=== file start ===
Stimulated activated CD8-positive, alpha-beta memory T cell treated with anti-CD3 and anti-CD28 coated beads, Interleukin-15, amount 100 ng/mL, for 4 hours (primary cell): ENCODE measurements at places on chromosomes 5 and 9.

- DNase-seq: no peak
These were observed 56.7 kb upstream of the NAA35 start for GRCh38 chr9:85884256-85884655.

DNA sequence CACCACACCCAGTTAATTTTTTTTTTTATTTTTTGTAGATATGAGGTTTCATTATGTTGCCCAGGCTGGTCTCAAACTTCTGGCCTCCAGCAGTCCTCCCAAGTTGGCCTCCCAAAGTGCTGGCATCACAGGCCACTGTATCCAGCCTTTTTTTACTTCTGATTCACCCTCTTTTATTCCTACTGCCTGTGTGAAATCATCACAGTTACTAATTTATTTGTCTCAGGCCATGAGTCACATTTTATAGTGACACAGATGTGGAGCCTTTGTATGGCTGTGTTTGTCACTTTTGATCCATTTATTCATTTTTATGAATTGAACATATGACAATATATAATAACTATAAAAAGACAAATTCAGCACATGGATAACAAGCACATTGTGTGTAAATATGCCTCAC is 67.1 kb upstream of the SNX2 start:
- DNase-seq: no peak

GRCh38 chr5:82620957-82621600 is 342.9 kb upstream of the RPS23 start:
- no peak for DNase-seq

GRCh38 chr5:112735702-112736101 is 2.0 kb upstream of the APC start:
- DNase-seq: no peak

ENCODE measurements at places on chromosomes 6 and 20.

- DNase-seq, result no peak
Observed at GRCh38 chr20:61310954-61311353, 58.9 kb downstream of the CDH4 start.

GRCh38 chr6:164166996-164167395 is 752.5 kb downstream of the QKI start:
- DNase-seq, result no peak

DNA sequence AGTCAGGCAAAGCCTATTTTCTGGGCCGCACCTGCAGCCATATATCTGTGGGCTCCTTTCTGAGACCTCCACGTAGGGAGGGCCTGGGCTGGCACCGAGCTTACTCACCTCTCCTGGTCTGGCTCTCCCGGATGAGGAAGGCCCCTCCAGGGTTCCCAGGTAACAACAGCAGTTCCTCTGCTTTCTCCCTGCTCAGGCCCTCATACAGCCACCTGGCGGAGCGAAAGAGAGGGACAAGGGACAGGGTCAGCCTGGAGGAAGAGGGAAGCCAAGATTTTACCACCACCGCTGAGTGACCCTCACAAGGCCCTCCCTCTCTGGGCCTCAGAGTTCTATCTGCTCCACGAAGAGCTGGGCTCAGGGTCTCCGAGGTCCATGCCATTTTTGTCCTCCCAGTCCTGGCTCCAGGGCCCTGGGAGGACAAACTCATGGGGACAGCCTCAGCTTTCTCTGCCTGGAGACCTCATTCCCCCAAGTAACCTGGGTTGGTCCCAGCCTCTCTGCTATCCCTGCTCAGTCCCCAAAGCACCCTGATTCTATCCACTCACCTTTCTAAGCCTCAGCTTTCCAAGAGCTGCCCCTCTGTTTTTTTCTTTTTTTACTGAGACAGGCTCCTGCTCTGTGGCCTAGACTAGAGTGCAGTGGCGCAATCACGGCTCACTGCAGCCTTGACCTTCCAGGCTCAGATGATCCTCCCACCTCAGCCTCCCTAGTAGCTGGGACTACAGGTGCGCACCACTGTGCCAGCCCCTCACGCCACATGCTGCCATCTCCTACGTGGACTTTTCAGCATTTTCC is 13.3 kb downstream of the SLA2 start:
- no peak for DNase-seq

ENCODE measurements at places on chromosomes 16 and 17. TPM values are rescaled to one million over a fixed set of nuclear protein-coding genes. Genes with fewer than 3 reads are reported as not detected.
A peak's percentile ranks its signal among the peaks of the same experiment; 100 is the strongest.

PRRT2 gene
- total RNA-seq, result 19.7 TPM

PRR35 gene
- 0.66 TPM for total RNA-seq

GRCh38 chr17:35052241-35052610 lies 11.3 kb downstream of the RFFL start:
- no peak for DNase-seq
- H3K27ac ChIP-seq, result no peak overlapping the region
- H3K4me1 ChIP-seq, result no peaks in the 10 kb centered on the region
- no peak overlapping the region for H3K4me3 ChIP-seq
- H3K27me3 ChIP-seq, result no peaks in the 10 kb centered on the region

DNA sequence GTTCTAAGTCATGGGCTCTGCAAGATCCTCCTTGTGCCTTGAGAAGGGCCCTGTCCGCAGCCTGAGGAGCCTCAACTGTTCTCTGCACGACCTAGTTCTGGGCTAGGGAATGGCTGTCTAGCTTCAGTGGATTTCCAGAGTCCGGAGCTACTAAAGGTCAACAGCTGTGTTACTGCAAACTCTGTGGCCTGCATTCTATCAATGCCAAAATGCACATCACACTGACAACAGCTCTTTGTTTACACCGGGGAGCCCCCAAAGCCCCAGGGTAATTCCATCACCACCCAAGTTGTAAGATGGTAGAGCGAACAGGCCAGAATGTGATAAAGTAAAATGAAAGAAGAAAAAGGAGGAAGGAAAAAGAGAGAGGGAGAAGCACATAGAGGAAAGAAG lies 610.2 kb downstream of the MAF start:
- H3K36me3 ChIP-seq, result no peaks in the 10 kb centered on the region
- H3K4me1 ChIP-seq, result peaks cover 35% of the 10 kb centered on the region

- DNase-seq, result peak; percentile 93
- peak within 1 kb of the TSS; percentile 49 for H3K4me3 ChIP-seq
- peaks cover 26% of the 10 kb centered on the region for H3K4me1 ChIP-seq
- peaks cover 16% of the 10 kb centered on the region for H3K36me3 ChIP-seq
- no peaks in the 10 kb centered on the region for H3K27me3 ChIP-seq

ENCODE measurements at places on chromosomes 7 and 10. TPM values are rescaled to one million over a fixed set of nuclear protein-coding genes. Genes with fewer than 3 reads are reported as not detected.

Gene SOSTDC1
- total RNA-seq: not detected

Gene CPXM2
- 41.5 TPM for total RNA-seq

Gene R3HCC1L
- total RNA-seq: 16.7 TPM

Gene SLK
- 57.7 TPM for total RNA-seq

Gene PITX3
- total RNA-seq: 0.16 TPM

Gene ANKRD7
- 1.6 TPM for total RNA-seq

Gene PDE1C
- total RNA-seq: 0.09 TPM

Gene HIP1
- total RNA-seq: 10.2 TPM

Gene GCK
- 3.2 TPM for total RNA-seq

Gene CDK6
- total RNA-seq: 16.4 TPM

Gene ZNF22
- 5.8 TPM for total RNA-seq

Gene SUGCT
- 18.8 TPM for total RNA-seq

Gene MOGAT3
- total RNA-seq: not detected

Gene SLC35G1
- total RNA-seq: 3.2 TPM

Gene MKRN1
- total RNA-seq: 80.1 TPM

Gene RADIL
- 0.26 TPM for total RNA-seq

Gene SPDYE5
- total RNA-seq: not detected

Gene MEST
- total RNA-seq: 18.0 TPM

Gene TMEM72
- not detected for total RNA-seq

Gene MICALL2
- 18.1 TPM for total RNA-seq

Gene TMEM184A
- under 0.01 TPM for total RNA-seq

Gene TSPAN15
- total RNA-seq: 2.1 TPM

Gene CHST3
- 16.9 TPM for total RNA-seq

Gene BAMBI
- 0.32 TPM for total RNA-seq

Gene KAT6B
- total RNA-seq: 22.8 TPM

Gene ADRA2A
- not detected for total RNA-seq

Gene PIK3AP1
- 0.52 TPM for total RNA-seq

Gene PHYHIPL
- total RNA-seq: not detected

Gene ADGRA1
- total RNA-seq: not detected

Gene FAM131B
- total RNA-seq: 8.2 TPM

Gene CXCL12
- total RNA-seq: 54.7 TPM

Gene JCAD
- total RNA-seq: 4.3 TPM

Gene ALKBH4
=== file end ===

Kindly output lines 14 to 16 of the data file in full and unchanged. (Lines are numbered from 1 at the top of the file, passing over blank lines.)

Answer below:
- DNase-seq, result no peak

DNA sequence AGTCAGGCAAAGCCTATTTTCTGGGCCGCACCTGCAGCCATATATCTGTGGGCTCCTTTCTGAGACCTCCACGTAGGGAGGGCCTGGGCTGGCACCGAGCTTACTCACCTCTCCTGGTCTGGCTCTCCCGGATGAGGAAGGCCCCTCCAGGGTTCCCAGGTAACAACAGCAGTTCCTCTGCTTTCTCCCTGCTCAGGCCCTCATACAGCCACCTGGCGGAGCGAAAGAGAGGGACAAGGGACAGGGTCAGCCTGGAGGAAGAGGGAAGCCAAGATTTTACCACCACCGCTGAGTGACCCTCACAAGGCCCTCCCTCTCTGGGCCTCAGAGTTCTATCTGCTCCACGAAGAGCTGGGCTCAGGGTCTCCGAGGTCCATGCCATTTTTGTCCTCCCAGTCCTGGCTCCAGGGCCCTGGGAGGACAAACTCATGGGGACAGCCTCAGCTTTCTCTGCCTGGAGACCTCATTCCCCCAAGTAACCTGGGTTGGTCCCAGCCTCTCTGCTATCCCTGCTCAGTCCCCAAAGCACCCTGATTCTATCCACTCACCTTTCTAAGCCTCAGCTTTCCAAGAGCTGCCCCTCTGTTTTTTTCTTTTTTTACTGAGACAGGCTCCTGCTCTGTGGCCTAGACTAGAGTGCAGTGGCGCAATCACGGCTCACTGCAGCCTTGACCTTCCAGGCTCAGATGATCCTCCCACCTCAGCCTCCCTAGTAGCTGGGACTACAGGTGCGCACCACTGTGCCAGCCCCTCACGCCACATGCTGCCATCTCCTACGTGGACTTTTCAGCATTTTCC is 13.3 kb downstream of the SLA2 start:
- no peak for DNase-seq